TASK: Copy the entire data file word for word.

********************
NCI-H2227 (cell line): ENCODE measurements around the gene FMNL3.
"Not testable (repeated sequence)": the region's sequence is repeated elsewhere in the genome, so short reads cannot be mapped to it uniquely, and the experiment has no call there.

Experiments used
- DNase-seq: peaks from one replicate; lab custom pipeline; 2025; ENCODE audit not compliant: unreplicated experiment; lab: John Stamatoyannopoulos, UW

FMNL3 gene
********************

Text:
NCI-H2227 (cell line): ENCODE measurements around the gene FMNL3.
"Not testable (repeated sequence)": the region's sequence is repeated elsewhere in the genome, so short reads cannot be mapped to it uniquely, and the experiment has no call there.

Experiments used
- DNase-seq: peaks from one replicate; lab custom pipeline; 2025; ENCODE audit not compliant: unreplicated experiment; lab: John Stamatoyannopoulos, UW

FMNL3 gene